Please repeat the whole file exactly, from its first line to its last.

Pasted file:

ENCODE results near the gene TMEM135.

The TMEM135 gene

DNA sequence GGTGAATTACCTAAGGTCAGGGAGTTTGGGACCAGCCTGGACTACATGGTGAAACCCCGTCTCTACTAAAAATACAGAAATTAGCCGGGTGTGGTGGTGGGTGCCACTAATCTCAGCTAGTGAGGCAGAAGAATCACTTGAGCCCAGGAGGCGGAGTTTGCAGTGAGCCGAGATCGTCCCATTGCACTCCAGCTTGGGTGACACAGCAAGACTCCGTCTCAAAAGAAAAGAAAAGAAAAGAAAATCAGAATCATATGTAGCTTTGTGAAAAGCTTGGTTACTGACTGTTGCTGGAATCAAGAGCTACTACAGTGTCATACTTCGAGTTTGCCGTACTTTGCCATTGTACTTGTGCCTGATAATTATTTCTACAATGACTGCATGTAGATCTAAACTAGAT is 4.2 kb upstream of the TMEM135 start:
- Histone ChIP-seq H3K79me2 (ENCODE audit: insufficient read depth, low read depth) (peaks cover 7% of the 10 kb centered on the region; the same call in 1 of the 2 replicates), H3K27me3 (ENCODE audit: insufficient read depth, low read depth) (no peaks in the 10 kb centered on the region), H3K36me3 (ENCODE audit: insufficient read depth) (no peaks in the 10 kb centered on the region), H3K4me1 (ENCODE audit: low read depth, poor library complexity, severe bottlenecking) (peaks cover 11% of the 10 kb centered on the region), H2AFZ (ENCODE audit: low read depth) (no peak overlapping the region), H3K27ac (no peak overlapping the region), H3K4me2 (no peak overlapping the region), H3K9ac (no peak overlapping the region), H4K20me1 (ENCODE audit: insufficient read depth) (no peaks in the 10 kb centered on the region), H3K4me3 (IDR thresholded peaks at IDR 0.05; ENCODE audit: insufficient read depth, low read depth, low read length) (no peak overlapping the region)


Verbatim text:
ENCODE results near the gene TMEM135.

The TMEM135 gene

DNA sequence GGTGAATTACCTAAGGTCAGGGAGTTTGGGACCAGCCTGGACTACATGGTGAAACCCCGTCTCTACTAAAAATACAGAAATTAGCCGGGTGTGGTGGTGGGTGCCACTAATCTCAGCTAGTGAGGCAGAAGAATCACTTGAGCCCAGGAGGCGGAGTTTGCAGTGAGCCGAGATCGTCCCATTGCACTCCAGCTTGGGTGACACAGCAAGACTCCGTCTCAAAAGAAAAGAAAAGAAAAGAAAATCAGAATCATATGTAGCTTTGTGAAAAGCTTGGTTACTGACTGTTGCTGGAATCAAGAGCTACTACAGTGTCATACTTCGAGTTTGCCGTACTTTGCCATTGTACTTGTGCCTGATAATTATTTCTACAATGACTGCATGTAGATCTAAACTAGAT is 4.2 kb upstream of the TMEM135 start:
- Histone ChIP-seq H3K79me2 (ENCODE audit: insufficient read depth, low read depth) (peaks cover 7% of the 10 kb centered on the region; the same call in 1 of the 2 replicates), H3K27me3 (ENCODE audit: insufficient read depth, low read depth) (no peaks in the 10 kb centered on the region), H3K36me3 (ENCODE audit: insufficient read depth) (no peaks in the 10 kb centered on the region), H3K4me1 (ENCODE audit: low read depth, poor library complexity, severe bottlenecking) (peaks cover 11% of the 10 kb centered on the region), H2AFZ (ENCODE audit: low read depth) (no peak overlapping the region), H3K27ac (no peak overlapping the region), H3K4me2 (no peak overlapping the region), H3K9ac (no peak overlapping the region), H4K20me1 (ENCODE audit: insufficient read depth) (no peaks in the 10 kb centered on the region), H3K4me3 (IDR thresholded peaks at IDR 0.05; ENCODE audit: insufficient read depth, low read depth, low read length) (no peak overlapping the region)